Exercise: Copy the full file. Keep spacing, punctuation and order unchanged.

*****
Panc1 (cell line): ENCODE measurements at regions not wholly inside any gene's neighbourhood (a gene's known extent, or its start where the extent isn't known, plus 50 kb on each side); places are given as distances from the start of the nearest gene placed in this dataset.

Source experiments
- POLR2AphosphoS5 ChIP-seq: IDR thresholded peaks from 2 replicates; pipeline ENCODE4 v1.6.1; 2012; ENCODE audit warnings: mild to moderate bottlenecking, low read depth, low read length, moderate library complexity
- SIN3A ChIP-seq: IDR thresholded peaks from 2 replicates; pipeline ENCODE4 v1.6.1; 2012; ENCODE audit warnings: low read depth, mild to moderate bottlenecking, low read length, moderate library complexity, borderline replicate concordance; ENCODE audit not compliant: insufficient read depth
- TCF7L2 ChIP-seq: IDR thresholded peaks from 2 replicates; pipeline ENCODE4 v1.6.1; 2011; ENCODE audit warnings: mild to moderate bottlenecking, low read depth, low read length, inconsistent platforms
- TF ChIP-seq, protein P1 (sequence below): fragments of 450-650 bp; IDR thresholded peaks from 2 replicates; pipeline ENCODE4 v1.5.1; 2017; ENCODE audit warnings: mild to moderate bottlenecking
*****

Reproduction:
Panc1 (cell line): ENCODE measurements at regions not wholly inside any gene's neighbourhood (a gene's known extent, or its start where the extent isn't known, plus 50 kb on each side); places are given as distances from the start of the nearest gene placed in this dataset.

Source experiments
- POLR2AphosphoS5 ChIP-seq: IDR thresholded peaks from 2 replicates; pipeline ENCODE4 v1.6.1; 2012; ENCODE audit warnings: mild to moderate bottlenecking, low read depth, low read length, moderate library complexity
- SIN3A ChIP-seq: IDR thresholded peaks from 2 replicates; pipeline ENCODE4 v1.6.1; 2012; ENCODE audit warnings: low read depth, mild to moderate bottlenecking, low read length, moderate library complexity, borderline replicate concordance; ENCODE audit not compliant: insufficient read depth
- TCF7L2 ChIP-seq: IDR thresholded peaks from 2 replicates; pipeline ENCODE4 v1.6.1; 2011; ENCODE audit warnings: mild to moderate bottlenecking, low read depth, low read length, inconsistent platforms
- TF ChIP-seq, protein P1 (sequence below): fragments of 450-650 bp; IDR thresholded peaks from 2 replicates; pipeline ENCODE4 v1.5.1; 2017; ENCODE audit warnings: mild to moderate bottlenecking